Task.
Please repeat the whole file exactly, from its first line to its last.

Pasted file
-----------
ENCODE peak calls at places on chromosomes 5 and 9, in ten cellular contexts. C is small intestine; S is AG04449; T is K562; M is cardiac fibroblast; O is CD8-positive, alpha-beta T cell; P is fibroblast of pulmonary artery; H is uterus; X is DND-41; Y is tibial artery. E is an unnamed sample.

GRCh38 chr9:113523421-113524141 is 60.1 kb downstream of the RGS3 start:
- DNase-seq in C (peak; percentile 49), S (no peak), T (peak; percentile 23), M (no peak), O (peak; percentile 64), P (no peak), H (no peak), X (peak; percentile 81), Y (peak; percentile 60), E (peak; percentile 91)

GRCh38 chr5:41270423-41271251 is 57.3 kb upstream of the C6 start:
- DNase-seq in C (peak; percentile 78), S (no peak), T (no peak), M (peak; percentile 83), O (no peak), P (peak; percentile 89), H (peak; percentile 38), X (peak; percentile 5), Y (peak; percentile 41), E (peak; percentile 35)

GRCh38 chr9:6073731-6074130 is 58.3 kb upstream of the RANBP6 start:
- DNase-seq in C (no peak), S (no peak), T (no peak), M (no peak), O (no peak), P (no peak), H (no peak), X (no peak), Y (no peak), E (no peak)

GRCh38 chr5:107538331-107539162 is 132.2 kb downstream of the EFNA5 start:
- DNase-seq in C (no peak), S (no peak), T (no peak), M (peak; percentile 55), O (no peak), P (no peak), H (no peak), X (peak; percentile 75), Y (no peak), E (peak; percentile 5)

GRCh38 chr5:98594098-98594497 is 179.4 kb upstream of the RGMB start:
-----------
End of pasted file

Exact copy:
ENCODE peak calls at places on chromosomes 5 and 9, in ten cellular contexts. C is small intestine; S is AG04449; T is K562; M is cardiac fibroblast; O is CD8-positive, alpha-beta T cell; P is fibroblast of pulmonary artery; H is uterus; X is DND-41; Y is tibial artery. E is an unnamed sample.

GRCh38 chr9:113523421-113524141 is 60.1 kb downstream of the RGS3 start:
- DNase-seq in C (peak; percentile 49), S (no peak), T (peak; percentile 23), M (no peak), O (peak; percentile 64), P (no peak), H (no peak), X (peak; percentile 81), Y (peak; percentile 60), E (peak; percentile 91)

GRCh38 chr5:41270423-41271251 is 57.3 kb upstream of the C6 start:
- DNase-seq in C (peak; percentile 78), S (no peak), T (no peak), M (peak; percentile 83), O (no peak), P (peak; percentile 89), H (peak; percentile 38), X (peak; percentile 5), Y (peak; percentile 41), E (peak; percentile 35)

GRCh38 chr9:6073731-6074130 is 58.3 kb upstream of the RANBP6 start:
- DNase-seq in C (no peak), S (no peak), T (no peak), M (no peak), O (no peak), P (no peak), H (no peak), X (no peak), Y (no peak), E (no peak)

GRCh38 chr5:107538331-107539162 is 132.2 kb downstream of the EFNA5 start:
- DNase-seq in C (no peak), S (no peak), T (no peak), M (peak; percentile 55), O (no peak), P (no peak), H (no peak), X (peak; percentile 75), Y (no peak), E (peak; percentile 5)

GRCh38 chr5:98594098-98594497 is 179.4 kb upstream of the RGMB start: